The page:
Eric Abetz Says No To Marriage Equality Because It’s The Asian Century
"Are we in the Asian century or not?"
Conservative senator Eric Abetz says Australia should not legalise marriage equality because Asian countries haven't, in response to a cross-party bill to be introduced to the parliament next month.
The bill is an exciting development for same-sex marriage advocates, as prime minister Abbott has previously said any bill on marriage equality ought to be a cross-party effort owned by the whole parliament.
However, despite excitement from advocates in the wake of the announcement, Abbott was quick to pour cold water on the issue.
"It is rare for a Private Member's Bill to be voted on and any bill would be subject to the usual process," he said in a statement on Wednesday.
"The Prime Minister's position remains the same as it has always been and he supports the current policy that marriage is between a man and a woman."
The bill will be co-sponsored by Liberal MPs Warren Entsch and Teresa Gambaro, Labor MPs Terri Butler and Laurie Ferguson, Greens MP Adam Bandt and independents Cathy McGowan and Andrew Wilkie.
In response to the bill, conservative MPs have launched fresh attacks on the marriage equality movement in Australia.
Speaking on ABC Radio National this morning, Abetz asked "Are we in the Asian century or not?"
"The Labor party and other journalists tell us time and time again that we are living in the Asian Century. Tell me how many Asian countries have redefined marriage?" he said.
"It's amazing how certain people try to pick and choose in relation to debates. All of a sudden the US, which is usually condemned, is now being celebrated on the bizarre 5-4 decision in the Supreme Court."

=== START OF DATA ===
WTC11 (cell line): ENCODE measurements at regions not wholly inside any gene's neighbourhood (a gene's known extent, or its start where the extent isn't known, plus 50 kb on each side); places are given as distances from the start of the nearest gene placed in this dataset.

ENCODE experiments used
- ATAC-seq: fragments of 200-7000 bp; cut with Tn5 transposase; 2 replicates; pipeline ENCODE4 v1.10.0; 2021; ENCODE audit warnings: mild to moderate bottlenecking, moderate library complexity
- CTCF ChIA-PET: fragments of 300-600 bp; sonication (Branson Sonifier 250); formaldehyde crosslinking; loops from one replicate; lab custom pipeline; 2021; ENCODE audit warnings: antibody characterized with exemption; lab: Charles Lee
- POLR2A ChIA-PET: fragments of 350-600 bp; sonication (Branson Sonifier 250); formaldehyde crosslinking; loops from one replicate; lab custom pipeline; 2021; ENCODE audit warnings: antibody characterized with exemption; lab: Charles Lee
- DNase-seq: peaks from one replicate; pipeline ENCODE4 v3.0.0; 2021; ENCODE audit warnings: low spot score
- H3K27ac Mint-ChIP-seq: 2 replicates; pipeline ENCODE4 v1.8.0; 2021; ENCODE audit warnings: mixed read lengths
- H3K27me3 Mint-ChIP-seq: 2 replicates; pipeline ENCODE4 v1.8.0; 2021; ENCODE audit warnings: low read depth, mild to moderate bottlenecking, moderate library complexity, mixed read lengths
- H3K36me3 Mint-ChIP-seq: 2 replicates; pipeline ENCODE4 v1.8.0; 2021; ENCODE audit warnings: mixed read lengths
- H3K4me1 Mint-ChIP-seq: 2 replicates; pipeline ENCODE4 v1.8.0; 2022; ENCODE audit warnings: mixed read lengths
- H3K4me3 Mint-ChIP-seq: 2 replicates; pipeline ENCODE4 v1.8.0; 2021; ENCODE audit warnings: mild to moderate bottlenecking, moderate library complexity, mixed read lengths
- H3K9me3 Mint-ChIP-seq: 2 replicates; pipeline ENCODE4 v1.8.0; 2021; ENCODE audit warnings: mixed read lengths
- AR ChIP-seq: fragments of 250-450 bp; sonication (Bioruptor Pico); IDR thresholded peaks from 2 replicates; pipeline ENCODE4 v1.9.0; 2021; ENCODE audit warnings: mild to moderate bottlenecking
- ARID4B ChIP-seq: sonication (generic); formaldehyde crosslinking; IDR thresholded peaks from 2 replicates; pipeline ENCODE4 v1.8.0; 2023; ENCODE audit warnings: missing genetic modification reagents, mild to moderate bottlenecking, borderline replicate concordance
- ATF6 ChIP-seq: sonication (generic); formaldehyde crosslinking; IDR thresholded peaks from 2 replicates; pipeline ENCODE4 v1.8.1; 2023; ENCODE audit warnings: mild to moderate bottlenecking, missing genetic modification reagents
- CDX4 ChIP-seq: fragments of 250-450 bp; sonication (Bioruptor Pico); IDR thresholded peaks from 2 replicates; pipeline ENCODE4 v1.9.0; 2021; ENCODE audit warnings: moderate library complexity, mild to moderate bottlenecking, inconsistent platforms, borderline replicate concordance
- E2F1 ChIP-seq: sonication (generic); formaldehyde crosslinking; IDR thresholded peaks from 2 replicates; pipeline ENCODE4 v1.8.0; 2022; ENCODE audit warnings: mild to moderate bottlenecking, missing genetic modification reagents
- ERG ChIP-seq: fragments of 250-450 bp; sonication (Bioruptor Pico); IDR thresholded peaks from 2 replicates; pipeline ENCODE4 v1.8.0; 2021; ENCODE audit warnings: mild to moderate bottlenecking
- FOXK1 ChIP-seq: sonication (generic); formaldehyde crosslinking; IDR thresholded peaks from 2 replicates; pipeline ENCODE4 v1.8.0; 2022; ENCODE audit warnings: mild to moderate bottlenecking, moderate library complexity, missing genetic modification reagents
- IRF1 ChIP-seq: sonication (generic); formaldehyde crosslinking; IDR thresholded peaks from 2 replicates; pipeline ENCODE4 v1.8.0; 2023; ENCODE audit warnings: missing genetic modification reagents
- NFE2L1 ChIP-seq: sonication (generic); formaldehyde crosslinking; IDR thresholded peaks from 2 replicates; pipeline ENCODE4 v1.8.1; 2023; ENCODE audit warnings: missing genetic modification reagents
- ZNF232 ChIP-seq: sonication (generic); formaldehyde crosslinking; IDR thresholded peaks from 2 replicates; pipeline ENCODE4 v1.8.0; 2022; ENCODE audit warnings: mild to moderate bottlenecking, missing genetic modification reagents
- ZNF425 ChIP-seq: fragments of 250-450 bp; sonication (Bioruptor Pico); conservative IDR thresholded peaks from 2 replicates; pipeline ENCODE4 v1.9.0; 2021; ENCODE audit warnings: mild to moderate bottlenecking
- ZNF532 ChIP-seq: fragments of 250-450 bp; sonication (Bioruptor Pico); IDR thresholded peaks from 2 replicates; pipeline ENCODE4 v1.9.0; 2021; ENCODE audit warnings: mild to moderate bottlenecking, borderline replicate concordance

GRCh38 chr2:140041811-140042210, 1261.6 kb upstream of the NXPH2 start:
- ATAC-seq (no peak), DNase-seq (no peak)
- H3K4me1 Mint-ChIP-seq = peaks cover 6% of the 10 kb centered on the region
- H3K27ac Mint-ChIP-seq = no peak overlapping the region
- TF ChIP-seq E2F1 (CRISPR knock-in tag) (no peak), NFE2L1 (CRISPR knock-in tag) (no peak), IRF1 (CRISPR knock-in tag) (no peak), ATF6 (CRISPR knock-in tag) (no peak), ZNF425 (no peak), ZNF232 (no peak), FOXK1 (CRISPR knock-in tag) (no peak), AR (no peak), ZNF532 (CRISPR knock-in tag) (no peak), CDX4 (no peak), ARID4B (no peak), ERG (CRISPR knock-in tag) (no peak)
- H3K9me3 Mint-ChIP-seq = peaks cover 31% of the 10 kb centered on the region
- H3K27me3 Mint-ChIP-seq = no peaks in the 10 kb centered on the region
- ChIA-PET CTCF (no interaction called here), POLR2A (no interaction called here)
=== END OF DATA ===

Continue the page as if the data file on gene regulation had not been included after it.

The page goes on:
Despite polls consistently showing majority support for marriage equality since 2007, Abetz criticised the Australia media for presenting a one-sided view of the issue.
"There has been one-way traffic and unfair reporting on this issue," he said, comparing the issue to the nationwide debate on whether Australia should become a republic in 1999.
In an op-ed for Fairfax Media, Abetz also criticised the recent decision from the US Supreme Court that states can no longer ban marriage equality.
Decrying the "activist judiciary" in the US, Abetz said the decision set a dangerous precedent and was not reflective of the American people.
Rodney Croome, national director of Australian Marriage Equality, said most countries with "similar legal and political systems to Australia" have embraced reform.
"It is important that Australia provides leadership and hope to our Asian neighbours on this important reform, especially with the growing campaign for marriage equality across Asia," he said.
"Every day that goes by without marriage equality is another day Australia's global reputation is tarnished by our tardiness on this issue."
Backbench senator Cory Bernardi, an outspoken marriage equality opponent who has previously compared the reform to legalising bestiality, also spoke out against the reform.
"This matter has been debated many many times in recent years," he said. "[Advocates] never take no for an answer, it can be rejected time and time again, and they bring it back."
Goverment whip Andrew Nikolic said marriage equality was not a priority, and senator Concetta Fierravanti-Wells labelled the bill an "ambush".